Mandisa has taught me that true healing happens when we can be honest with God while recognizing His goodness and sovereignty. He is our best helper in times of need. In her pain, Mandisa had raw conversations with Jesus, but she also took refuge in His love. And in turn, she loved Him very much. It was the fruit of her consistent, authentic – sometimes hard-won – relationship with Him.

We need other people in our lives. I interviewed Mandisa in 2020, when most of the world felt isolated and disconnected during a pandemic. A theme that emerged repeatedly was the need for community. As a single woman, Mandisa had discovered that her community was crucial to her mental, emotional and spiritual health. At one point, when she was in a period of deep depression, her community intervened and made it clear that they would not let her go. She wasn’t the only one. They urged her to seek professional help, which she did.

“We need each other,” she told me. “The enemy wants to divide and isolate us – but that is where he gains a foothold. God does beautiful things in the context of community.” During the livestream of her celebration of life, which lasted over three hours, I heard each of those inner circle friends talk about what Mandisa had meant to them – how she had changed their lives and inspired them.

Choosing to praise

It’s been over three years since I spent time with Mandisa and uncovered her life story. I have the funny memories – like when I had sushi delivered to us for lunch, but accidentally had it delivered to the house across the street. She laughed uproariously as we took the food off her neighbor’s porch and wondered what they would think when they checked their Ring camera. And she couldn’t stop talking about how much she loved the TV series ‘The Chosen’, and she even gave me a set of DVDs.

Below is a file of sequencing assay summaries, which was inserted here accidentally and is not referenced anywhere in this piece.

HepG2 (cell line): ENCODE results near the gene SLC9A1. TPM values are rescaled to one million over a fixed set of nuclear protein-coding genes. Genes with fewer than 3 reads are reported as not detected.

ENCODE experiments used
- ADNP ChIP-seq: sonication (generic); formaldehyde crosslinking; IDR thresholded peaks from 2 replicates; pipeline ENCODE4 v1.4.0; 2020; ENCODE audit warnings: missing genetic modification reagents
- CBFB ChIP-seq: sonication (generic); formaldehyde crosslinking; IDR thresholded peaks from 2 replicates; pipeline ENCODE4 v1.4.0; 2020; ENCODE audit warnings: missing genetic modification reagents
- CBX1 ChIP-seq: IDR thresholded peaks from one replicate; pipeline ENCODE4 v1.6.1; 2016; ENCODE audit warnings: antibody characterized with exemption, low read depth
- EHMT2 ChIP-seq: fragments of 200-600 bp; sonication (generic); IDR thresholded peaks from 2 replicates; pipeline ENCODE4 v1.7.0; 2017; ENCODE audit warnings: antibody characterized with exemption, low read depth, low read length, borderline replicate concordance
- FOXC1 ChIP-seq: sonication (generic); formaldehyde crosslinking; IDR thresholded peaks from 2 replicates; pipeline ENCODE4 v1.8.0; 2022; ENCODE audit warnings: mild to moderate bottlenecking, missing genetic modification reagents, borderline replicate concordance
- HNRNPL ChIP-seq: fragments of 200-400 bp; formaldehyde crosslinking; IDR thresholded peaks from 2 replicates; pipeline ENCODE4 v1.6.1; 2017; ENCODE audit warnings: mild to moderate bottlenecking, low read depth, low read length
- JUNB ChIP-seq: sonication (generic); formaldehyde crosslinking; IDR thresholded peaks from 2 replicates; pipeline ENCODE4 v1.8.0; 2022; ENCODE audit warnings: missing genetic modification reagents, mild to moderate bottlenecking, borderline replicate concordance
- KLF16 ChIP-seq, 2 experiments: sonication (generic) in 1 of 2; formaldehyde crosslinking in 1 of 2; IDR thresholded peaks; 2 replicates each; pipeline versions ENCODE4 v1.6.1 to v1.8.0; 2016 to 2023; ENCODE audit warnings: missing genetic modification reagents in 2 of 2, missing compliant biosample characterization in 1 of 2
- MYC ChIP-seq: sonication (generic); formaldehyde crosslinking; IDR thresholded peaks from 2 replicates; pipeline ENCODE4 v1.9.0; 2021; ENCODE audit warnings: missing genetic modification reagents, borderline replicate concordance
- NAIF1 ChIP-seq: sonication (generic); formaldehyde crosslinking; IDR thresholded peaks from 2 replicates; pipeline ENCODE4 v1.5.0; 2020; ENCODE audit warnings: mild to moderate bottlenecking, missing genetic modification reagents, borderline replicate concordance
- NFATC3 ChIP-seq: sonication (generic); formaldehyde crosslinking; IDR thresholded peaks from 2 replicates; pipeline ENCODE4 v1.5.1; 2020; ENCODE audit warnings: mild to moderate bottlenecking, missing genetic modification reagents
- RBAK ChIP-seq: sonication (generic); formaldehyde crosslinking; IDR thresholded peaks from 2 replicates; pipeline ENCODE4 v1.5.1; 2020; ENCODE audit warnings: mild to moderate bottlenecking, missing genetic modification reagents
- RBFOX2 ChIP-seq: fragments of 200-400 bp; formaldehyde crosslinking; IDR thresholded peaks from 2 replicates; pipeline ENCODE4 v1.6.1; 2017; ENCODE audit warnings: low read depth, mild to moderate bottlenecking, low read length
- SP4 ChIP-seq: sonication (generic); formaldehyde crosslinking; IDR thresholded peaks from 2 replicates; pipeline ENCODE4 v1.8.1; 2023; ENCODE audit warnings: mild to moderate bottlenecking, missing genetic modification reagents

The lighthearted moments mixed with her somber thoughts about the pain she had experienced in her life… and the ways God had been good. Since our interviews, I have walked through several dark valleys myself and have reflected on Mandisa’s example of praising God despite the pain.

“Every time I encounter a valley in my life, I have a choice,” she wrote in her memoir. “I can withdraw from God or I can choose to praise Him. Praise is powerful because it reminds me who is really in charge: the Supreme Lord, who is both righteous and good.” During her concerts she often urged: ‘Don’t wait until the battle is over. Praise Him right now!” She understood that compliments are a weapon that helps us overcome life’s challenges.

The tribute to “American Idol” featured fellow “Idol” alumni Colton Dixon, Melinda Doolittle and Danny Gokey singing “Shackles (Praise You),” a song Mandisa performed on the “American Idol” stage in 2006. After the song, Dixon summarized his feelings about his friend. “I think she came in with praise; I think she left with praise. We will miss her…but our loss is a heavenly gain.” I completely agree. Thank you, Mandisa, for teaching us the power of praise.

Copyright 2024 Suzanne Hadley Gosselin. All rights reserved.